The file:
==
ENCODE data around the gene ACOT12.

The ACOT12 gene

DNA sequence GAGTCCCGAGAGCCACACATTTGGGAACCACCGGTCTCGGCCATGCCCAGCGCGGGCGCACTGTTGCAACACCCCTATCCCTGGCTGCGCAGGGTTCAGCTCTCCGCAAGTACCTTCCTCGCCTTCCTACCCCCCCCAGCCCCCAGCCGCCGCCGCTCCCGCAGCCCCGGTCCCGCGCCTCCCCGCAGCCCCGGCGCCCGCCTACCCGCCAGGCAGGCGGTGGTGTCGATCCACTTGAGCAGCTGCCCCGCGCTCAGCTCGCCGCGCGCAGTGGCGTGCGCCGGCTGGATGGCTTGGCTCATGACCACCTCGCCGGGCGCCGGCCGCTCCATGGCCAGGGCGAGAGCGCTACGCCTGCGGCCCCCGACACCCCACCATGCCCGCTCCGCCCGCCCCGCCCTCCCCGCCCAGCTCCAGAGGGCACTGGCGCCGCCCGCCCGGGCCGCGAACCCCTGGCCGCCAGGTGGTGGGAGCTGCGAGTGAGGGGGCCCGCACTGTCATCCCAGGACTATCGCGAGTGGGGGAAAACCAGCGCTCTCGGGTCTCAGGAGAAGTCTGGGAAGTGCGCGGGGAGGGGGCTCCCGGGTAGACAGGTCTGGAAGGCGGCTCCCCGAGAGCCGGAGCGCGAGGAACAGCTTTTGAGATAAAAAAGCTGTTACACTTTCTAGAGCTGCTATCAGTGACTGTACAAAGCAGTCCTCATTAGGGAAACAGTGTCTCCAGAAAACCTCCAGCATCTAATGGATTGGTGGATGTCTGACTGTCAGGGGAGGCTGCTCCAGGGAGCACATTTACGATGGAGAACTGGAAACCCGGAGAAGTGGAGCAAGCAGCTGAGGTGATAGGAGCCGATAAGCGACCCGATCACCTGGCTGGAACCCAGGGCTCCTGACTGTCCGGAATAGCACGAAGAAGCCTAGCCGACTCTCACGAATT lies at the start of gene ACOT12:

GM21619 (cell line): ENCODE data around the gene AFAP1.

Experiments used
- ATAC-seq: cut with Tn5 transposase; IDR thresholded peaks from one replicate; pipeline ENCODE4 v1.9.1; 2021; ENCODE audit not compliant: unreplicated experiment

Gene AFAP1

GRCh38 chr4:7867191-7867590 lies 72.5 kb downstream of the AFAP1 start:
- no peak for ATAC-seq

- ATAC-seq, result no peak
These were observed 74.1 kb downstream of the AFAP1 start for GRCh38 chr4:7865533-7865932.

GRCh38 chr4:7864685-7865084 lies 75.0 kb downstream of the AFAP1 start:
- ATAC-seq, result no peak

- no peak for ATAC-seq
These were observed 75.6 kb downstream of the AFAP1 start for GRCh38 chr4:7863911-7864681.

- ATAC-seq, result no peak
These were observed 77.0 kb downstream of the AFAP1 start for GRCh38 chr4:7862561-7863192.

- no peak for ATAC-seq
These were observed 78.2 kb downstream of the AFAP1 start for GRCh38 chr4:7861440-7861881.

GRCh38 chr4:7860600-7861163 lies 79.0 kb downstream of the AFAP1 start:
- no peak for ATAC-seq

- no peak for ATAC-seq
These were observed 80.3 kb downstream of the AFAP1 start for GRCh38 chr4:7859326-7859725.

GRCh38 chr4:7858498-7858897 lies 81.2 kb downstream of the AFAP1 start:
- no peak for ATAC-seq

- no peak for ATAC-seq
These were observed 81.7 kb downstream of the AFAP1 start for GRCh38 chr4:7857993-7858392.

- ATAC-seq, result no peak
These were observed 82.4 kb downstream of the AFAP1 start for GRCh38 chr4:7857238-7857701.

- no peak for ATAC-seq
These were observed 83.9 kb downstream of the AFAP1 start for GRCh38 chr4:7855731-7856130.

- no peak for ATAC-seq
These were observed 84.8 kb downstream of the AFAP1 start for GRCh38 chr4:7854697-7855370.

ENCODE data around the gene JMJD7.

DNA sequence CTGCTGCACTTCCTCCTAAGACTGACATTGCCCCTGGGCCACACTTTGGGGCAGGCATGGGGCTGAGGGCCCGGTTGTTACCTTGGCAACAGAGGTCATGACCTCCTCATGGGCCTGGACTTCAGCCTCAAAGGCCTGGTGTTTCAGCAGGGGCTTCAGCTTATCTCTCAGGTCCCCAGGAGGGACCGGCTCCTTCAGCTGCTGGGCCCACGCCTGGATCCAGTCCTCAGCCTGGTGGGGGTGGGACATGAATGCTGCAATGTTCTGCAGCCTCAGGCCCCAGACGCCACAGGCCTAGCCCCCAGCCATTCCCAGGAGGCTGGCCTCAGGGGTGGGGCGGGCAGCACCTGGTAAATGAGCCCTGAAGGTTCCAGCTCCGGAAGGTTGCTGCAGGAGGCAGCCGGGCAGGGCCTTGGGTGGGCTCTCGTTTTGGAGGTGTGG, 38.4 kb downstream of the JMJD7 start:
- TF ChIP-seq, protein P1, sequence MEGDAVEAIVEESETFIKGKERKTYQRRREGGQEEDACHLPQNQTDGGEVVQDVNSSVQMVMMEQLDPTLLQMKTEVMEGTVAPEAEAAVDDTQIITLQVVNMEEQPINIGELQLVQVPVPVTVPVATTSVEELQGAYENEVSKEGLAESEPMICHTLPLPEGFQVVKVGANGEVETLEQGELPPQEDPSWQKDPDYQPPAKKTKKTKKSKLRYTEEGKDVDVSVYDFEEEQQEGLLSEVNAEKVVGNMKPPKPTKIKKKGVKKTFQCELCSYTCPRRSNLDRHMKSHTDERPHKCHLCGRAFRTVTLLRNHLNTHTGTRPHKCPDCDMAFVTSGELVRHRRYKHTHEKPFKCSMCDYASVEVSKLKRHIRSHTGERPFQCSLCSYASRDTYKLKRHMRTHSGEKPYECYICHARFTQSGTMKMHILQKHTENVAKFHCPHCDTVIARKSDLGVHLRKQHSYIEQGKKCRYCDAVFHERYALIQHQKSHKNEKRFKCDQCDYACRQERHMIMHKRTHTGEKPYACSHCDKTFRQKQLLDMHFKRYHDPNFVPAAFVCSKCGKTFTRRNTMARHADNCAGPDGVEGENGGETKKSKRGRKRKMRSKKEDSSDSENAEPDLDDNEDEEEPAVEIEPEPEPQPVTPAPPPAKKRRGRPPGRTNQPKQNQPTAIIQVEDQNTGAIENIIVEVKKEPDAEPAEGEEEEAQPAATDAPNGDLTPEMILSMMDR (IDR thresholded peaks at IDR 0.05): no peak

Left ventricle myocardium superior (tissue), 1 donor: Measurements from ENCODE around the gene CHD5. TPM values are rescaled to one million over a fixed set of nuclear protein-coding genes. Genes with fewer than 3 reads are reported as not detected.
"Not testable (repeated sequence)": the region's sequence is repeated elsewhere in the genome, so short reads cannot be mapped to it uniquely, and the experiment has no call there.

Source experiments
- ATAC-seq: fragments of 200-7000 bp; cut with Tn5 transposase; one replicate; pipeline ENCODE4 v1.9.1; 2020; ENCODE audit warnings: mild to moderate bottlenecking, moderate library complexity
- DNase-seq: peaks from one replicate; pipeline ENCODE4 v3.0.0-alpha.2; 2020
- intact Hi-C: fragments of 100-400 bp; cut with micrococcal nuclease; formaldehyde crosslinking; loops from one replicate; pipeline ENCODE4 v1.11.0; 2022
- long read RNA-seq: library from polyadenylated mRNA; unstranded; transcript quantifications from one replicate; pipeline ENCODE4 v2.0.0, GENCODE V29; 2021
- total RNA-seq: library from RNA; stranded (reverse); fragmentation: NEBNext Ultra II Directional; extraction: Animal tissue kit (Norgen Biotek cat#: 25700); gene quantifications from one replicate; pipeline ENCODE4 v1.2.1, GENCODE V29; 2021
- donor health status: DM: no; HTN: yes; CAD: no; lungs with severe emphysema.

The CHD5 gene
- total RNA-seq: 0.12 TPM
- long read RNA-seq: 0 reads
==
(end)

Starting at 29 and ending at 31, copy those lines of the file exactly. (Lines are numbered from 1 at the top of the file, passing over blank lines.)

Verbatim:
These were observed 82.4 kb downstream of the AFAP1 start for GRCh38 chr4:7857238-7857701.

- no peak for ATAC-seq
These were observed 83.9 kb downstream of the AFAP1 start for GRCh38 chr4:7855731-7856130.